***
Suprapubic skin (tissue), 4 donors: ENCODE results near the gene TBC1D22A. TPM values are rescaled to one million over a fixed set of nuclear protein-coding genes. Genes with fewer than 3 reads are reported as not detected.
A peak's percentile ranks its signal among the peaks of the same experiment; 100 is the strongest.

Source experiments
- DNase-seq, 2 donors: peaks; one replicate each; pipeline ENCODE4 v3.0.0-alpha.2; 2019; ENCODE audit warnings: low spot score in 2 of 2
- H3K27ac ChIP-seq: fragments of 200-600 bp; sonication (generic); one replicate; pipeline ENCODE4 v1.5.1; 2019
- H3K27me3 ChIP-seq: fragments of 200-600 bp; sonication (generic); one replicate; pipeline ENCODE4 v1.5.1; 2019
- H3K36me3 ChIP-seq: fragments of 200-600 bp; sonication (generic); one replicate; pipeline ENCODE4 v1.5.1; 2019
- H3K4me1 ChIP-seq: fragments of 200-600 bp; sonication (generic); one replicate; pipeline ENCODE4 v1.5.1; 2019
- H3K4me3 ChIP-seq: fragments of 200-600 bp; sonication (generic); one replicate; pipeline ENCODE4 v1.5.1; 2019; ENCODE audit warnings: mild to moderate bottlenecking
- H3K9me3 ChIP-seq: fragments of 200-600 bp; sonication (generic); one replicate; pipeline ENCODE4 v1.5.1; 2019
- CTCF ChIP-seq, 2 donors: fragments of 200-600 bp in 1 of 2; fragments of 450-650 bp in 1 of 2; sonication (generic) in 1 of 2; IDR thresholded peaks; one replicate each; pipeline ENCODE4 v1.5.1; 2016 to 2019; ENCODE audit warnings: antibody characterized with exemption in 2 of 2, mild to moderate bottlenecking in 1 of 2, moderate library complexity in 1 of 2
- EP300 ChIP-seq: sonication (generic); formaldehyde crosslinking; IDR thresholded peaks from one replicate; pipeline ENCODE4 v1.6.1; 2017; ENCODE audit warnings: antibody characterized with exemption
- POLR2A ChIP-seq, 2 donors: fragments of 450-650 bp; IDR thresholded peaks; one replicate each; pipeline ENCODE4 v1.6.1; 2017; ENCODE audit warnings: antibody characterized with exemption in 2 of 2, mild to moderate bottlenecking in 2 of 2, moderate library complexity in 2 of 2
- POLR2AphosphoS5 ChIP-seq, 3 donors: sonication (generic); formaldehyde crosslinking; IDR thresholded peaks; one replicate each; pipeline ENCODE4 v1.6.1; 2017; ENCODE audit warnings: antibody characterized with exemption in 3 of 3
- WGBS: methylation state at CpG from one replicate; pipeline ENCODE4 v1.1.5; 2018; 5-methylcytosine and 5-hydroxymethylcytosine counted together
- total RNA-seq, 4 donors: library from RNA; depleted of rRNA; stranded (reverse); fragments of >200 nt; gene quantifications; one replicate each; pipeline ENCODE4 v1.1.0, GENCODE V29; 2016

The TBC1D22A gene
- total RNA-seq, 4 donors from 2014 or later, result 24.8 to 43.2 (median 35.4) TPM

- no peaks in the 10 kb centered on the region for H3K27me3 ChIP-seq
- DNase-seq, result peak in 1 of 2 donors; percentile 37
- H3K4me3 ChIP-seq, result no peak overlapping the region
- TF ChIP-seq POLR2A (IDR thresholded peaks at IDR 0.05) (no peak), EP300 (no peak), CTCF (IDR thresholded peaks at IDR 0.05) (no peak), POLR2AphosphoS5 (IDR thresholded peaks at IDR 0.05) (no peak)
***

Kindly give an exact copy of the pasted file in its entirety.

Suprapubic skin (tissue), 4 donors: ENCODE results near the gene TBC1D22A. TPM values are rescaled to one million over a fixed set of nuclear protein-coding genes. Genes with fewer than 3 reads are reported as not detected.
A peak's percentile ranks its signal among the peaks of the same experiment; 100 is the strongest.

Source experiments
- DNase-seq, 2 donors: peaks; one replicate each; pipeline ENCODE4 v3.0.0-alpha.2; 2019; ENCODE audit warnings: low spot score in 2 of 2
- H3K27ac ChIP-seq: fragments of 200-600 bp; sonication (generic); one replicate; pipeline ENCODE4 v1.5.1; 2019
- H3K27me3 ChIP-seq: fragments of 200-600 bp; sonication (generic); one replicate; pipeline ENCODE4 v1.5.1; 2019
- H3K36me3 ChIP-seq: fragments of 200-600 bp; sonication (generic); one replicate; pipeline ENCODE4 v1.5.1; 2019
- H3K4me1 ChIP-seq: fragments of 200-600 bp; sonication (generic); one replicate; pipeline ENCODE4 v1.5.1; 2019
- H3K4me3 ChIP-seq: fragments of 200-600 bp; sonication (generic); one replicate; pipeline ENCODE4 v1.5.1; 2019; ENCODE audit warnings: mild to moderate bottlenecking
- H3K9me3 ChIP-seq: fragments of 200-600 bp; sonication (generic); one replicate; pipeline ENCODE4 v1.5.1; 2019
- CTCF ChIP-seq, 2 donors: fragments of 200-600 bp in 1 of 2; fragments of 450-650 bp in 1 of 2; sonication (generic) in 1 of 2; IDR thresholded peaks; one replicate each; pipeline ENCODE4 v1.5.1; 2016 to 2019; ENCODE audit warnings: antibody characterized with exemption in 2 of 2, mild to moderate bottlenecking in 1 of 2, moderate library complexity in 1 of 2
- EP300 ChIP-seq: sonication (generic); formaldehyde crosslinking; IDR thresholded peaks from one replicate; pipeline ENCODE4 v1.6.1; 2017; ENCODE audit warnings: antibody characterized with exemption
- POLR2A ChIP-seq, 2 donors: fragments of 450-650 bp; IDR thresholded peaks; one replicate each; pipeline ENCODE4 v1.6.1; 2017; ENCODE audit warnings: antibody characterized with exemption in 2 of 2, mild to moderate bottlenecking in 2 of 2, moderate library complexity in 2 of 2
- POLR2AphosphoS5 ChIP-seq, 3 donors: sonication (generic); formaldehyde crosslinking; IDR thresholded peaks; one replicate each; pipeline ENCODE4 v1.6.1; 2017; ENCODE audit warnings: antibody characterized with exemption in 3 of 3
- WGBS: methylation state at CpG from one replicate; pipeline ENCODE4 v1.1.5; 2018; 5-methylcytosine and 5-hydroxymethylcytosine counted together
- total RNA-seq, 4 donors: library from RNA; depleted of rRNA; stranded (reverse); fragments of >200 nt; gene quantifications; one replicate each; pipeline ENCODE4 v1.1.0, GENCODE V29; 2016

The TBC1D22A gene
- total RNA-seq, 4 donors from 2014 or later, result 24.8 to 43.2 (median 35.4) TPM

- no peaks in the 10 kb centered on the region for H3K27me3 ChIP-seq
- DNase-seq, result peak in 1 of 2 donors; percentile 37
- H3K4me3 ChIP-seq, result no peak overlapping the region
- TF ChIP-seq POLR2A (IDR thresholded peaks at IDR 0.05) (no peak), EP300 (no peak), CTCF (IDR thresholded peaks at IDR 0.05) (no peak), POLR2AphosphoS5 (IDR thresholded peaks at IDR 0.05) (no peak)